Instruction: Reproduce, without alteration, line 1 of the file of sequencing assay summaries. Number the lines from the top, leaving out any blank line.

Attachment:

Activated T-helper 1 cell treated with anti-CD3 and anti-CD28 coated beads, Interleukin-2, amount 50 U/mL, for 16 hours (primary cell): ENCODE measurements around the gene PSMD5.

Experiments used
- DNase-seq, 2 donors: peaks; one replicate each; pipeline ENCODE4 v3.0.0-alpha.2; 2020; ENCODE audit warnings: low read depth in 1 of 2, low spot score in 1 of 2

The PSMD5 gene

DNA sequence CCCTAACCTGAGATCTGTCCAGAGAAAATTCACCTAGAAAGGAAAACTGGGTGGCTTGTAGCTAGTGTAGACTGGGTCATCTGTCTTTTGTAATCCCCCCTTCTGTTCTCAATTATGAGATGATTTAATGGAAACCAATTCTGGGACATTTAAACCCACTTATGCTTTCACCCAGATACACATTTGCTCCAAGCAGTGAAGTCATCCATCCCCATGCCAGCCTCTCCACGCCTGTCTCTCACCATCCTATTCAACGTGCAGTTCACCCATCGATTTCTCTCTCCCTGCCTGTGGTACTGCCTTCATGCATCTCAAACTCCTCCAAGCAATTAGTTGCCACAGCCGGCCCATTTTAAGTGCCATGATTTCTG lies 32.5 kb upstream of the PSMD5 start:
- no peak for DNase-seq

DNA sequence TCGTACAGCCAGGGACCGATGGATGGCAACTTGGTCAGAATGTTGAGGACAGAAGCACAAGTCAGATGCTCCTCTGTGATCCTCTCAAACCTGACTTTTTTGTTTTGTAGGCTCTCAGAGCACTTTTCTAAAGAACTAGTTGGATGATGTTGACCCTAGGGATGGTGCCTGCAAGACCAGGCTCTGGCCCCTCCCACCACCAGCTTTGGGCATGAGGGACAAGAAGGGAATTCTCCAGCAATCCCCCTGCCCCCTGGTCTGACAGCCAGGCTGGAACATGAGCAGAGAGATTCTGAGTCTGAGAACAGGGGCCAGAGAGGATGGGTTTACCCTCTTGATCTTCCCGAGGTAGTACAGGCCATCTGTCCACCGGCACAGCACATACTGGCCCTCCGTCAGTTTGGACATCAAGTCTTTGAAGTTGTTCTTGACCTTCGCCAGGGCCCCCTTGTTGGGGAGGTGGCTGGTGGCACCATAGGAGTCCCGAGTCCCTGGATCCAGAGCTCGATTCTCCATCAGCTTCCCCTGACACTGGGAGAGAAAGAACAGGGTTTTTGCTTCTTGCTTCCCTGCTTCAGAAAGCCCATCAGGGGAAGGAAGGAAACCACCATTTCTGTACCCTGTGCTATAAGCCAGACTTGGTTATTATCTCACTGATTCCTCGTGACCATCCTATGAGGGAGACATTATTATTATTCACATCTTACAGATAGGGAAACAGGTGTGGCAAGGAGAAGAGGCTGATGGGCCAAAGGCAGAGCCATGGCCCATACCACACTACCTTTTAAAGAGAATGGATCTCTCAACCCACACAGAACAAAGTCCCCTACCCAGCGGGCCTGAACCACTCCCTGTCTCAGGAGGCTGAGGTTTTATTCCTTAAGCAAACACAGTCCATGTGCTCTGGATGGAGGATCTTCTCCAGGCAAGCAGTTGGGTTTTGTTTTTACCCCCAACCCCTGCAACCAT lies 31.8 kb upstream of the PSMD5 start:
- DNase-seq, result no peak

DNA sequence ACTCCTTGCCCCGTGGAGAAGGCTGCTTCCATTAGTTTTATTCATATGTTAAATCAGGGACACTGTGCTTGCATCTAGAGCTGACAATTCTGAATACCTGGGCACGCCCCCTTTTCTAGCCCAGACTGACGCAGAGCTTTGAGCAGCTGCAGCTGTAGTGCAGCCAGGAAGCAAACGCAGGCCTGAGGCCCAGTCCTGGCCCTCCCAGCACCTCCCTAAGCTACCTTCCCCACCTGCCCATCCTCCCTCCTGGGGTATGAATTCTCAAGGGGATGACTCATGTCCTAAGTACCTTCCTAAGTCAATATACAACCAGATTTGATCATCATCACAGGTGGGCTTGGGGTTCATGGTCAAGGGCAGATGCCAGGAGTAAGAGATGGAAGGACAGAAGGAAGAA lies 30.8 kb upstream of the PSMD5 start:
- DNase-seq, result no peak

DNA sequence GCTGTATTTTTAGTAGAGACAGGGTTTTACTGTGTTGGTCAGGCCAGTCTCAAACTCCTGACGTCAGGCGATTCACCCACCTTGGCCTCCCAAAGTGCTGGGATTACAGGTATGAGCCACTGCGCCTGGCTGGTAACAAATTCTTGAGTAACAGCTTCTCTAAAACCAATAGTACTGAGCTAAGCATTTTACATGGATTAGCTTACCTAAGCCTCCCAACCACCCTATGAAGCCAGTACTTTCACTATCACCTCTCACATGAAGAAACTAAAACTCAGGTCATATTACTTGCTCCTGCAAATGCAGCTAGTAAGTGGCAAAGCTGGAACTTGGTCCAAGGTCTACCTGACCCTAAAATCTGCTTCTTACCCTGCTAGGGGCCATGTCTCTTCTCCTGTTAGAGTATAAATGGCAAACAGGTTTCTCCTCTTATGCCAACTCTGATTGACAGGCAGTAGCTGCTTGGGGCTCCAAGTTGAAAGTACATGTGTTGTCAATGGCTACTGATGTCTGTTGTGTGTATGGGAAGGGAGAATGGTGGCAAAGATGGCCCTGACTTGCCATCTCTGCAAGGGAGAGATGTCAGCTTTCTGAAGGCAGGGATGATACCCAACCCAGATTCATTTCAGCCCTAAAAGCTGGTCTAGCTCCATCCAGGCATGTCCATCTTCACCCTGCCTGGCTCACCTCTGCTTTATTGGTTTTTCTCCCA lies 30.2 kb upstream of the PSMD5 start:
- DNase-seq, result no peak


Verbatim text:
Activated T-helper 1 cell treated with anti-CD3 and anti-CD28 coated beads, Interleukin-2, amount 50 U/mL, for 16 hours (primary cell): ENCODE measurements around the gene PSMD5.